GEO ExPro

South America - Licensing Slows

South America and the Caribbean is currently seeing less licensing activity, at least partially because of the impact of the Covid-19 pandemic on frontier exploration, which has prompted international oil companies to focus on ILX and advantaged oil.
This article appeared in Vol. 19, No. 1 - 2022

Advertisement

South America - Licensing Slows

The relatively new and prolific petroleum province centred on the Guyana–Suriname Basin, has seen much of the offshore acreage already licensed. Suriname has seen seven offshore blocks awarded since 2016. 

The most recent licensing activity was the 2020–21 shallow-water bid round. This attracted 10 bids for only three of the blocks which were awarded in mid-2021. TotalEnergies and Qatar Petroleum were awarded Blocks 6 and 8, which lie immediately south of Block 58, in which TotalEnergies and APA have discovered 1.7 billion barrels of recoverable resources. Chevron was awarded Block 5. All three blocks lie in shallow water depths and have a combined area of about 4,850 square kilometres.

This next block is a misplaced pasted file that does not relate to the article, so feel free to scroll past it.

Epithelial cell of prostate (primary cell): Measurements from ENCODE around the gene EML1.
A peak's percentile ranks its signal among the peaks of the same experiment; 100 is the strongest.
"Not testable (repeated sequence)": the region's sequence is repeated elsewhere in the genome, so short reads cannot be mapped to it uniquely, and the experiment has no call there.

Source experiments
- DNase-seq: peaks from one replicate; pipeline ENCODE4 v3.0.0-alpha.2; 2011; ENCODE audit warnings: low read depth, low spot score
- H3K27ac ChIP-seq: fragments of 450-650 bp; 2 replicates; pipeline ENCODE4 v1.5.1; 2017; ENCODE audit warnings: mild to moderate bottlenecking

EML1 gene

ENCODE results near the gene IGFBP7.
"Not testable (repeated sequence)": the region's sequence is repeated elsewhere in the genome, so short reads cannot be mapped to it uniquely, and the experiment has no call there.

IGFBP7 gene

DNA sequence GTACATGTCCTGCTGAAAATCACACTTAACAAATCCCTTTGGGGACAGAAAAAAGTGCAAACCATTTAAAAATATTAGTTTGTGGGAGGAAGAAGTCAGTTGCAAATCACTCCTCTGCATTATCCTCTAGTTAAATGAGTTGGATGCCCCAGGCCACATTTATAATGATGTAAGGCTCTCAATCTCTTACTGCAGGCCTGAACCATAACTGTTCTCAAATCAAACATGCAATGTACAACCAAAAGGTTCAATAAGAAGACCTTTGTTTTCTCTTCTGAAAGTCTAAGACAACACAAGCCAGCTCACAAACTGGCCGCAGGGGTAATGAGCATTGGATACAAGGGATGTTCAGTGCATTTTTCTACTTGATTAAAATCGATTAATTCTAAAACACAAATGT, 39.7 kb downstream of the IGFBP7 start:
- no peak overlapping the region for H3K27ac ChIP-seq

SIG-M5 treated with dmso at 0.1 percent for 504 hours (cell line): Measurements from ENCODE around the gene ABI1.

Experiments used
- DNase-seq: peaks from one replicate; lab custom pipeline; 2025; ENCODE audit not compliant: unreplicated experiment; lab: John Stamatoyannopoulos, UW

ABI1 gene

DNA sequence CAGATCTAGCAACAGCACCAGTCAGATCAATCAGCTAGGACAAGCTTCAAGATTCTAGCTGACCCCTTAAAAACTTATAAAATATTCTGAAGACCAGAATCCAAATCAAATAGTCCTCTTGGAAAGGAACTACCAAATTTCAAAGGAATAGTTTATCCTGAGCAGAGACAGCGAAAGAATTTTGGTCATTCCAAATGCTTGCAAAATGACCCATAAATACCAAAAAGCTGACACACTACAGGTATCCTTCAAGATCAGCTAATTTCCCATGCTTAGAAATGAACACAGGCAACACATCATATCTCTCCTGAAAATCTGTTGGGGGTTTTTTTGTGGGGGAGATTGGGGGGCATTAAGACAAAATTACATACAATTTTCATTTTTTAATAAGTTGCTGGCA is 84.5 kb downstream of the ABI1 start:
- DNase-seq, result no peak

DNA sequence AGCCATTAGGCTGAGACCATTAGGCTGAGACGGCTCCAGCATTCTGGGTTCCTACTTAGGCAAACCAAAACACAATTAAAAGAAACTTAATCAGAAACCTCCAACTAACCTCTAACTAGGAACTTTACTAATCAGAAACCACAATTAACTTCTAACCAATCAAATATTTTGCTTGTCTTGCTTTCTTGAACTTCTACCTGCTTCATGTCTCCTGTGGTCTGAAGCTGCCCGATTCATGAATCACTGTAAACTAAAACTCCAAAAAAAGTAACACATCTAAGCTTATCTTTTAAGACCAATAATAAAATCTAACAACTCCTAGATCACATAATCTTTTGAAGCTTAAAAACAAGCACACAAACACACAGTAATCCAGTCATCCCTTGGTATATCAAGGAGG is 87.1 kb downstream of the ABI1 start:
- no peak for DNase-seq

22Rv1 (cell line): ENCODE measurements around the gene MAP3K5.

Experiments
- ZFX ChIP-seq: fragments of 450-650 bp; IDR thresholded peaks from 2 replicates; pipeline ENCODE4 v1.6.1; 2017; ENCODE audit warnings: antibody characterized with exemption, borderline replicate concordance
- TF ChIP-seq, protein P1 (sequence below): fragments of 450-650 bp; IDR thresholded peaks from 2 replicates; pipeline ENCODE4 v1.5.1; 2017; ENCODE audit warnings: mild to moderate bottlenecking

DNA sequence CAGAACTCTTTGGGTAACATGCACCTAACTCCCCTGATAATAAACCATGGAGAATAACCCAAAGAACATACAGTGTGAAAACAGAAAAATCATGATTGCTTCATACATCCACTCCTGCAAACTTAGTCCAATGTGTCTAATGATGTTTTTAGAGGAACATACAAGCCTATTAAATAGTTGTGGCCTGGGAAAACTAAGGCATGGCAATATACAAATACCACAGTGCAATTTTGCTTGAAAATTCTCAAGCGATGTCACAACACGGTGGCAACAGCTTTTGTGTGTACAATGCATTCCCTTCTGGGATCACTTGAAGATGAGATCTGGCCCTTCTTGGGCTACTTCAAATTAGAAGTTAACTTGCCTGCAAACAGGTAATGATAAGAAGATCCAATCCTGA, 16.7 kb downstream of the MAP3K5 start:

• 2020–21 Shallow Offshore (SHO) block awards in Suriname. Credit: Envoi.

As activity ramps up, the Government of Guyana plans to auction new blocks for offshore oil exploration by the third quarter of 2022, according to Vice President Bharrat Jagdeo.

In Brazil the public session for the submission of bids for the 17th Licensing Round was held in October 2021 but the round was not considered a success with only five of the 92 blocks receiving bids. The Brazilian government has since added 11 offshore exploration blocks located in the prolific pre-salt zone to its Permanent Offer initiative. There are now hundreds of exploration blocks that were either relinquished or never licensed by oil companies included in this initiative.

Advertisement

Related Articles